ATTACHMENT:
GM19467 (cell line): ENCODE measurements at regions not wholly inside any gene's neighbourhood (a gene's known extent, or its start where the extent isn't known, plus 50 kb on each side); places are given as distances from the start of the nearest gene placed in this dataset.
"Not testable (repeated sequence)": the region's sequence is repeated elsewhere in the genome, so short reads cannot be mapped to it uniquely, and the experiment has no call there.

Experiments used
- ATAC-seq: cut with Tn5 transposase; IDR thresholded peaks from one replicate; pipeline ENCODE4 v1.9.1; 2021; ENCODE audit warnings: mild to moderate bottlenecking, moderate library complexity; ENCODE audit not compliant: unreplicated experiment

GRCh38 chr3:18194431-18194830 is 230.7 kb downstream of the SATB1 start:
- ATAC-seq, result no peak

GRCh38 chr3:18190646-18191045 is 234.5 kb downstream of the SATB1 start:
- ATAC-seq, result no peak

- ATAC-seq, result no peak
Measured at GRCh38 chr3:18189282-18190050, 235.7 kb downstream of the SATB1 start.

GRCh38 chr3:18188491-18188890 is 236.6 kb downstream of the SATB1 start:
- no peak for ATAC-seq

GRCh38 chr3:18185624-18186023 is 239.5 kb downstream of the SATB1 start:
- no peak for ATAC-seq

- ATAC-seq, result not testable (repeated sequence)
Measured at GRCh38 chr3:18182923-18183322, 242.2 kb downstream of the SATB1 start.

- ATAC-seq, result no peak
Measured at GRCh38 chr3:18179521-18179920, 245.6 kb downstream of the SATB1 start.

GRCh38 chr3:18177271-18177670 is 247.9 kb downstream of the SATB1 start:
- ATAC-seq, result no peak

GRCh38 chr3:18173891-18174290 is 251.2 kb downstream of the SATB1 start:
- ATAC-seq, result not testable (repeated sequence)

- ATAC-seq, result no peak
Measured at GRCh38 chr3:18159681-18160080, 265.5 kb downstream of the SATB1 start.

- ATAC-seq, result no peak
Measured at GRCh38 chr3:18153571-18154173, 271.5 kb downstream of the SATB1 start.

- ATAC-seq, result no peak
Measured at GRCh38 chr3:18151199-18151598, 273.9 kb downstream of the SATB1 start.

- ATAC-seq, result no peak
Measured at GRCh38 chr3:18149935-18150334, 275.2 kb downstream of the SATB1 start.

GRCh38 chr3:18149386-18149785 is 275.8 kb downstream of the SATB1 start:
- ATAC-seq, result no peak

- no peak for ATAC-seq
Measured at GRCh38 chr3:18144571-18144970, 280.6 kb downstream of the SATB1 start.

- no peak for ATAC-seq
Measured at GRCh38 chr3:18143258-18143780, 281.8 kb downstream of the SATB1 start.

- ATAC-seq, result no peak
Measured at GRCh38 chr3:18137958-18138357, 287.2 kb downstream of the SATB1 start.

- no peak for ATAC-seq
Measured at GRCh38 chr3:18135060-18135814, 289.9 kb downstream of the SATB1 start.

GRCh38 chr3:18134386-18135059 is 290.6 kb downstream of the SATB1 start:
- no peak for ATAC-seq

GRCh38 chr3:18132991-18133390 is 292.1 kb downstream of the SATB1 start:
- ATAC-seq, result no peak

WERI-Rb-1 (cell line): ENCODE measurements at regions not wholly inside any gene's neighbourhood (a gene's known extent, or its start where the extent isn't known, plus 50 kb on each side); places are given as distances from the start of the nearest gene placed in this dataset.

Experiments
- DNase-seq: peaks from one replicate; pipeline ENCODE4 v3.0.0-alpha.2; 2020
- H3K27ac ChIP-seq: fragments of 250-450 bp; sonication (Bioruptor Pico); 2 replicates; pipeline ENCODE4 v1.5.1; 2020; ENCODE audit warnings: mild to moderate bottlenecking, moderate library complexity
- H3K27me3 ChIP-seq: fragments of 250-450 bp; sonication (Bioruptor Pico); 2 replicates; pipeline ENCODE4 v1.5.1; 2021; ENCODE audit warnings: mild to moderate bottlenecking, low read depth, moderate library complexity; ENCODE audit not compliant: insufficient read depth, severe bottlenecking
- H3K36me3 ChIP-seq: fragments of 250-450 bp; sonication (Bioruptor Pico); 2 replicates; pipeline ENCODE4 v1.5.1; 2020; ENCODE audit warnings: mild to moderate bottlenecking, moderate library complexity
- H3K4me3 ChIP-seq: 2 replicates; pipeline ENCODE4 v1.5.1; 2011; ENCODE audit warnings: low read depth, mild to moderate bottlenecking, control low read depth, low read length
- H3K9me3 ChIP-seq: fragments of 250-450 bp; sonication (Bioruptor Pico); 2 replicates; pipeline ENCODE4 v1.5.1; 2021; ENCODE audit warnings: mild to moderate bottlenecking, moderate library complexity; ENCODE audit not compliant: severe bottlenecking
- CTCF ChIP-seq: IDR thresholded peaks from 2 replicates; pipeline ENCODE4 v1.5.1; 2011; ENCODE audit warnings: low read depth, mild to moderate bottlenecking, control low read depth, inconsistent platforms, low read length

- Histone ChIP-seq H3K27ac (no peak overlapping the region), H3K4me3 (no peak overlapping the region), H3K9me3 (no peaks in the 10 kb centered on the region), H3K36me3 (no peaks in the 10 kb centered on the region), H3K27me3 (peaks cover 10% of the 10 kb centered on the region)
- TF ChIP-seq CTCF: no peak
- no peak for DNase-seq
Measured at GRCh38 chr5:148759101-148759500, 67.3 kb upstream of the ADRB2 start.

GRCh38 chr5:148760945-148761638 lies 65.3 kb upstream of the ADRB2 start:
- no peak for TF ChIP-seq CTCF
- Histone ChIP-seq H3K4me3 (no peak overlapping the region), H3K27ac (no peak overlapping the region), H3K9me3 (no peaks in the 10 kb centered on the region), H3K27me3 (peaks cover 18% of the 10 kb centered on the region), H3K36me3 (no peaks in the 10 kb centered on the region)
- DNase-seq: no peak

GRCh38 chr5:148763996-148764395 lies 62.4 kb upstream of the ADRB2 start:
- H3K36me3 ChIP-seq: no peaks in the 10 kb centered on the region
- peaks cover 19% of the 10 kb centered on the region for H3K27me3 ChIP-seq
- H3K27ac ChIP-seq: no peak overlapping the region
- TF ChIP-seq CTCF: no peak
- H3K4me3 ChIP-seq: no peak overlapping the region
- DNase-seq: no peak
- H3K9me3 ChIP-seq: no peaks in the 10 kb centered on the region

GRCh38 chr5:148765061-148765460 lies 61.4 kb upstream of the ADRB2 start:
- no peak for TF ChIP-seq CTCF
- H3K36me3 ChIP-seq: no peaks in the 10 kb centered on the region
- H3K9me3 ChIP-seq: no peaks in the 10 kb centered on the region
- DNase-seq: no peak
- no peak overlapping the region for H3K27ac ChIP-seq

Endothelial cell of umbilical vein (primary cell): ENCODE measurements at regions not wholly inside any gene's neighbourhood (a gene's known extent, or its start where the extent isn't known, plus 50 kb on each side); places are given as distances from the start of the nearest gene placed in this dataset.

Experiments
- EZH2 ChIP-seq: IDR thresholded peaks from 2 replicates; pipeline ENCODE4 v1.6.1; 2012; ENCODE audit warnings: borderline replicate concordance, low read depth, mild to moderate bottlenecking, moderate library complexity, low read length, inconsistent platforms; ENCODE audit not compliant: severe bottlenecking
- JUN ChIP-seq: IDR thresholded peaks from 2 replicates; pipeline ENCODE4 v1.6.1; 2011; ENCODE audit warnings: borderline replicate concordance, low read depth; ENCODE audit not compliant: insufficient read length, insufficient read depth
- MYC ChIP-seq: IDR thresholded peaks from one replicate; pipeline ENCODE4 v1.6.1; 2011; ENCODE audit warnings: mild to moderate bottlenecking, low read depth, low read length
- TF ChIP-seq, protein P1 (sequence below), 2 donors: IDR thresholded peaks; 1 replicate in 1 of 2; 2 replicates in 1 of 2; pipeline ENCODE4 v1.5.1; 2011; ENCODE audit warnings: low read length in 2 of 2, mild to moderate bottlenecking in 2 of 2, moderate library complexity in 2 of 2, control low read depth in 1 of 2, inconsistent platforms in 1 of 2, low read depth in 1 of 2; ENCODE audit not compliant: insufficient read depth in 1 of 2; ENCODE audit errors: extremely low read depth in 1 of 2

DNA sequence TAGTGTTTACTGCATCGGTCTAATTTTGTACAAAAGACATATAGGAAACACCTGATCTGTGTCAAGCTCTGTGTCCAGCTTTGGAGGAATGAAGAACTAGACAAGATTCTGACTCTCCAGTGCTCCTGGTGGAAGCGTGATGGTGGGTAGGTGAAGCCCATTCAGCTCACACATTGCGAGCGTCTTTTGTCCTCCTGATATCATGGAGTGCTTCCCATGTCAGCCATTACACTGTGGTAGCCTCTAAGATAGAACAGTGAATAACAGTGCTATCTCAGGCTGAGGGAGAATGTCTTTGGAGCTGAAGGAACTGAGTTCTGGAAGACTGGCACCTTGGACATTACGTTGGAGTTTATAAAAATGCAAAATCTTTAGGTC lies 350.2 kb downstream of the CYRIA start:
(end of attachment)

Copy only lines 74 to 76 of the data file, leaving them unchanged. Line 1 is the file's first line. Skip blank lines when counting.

- DNase-seq: no peak
- no peak overlapping the region for H3K27ac ChIP-seq

Endothelial cell of umbilical vein (primary cell): ENCODE measurements at regions not wholly inside any gene's neighbourhood (a gene's known extent, or its start where the extent isn't known, plus 50 kb on each side); places are given as distances from the start of the nearest gene placed in this dataset.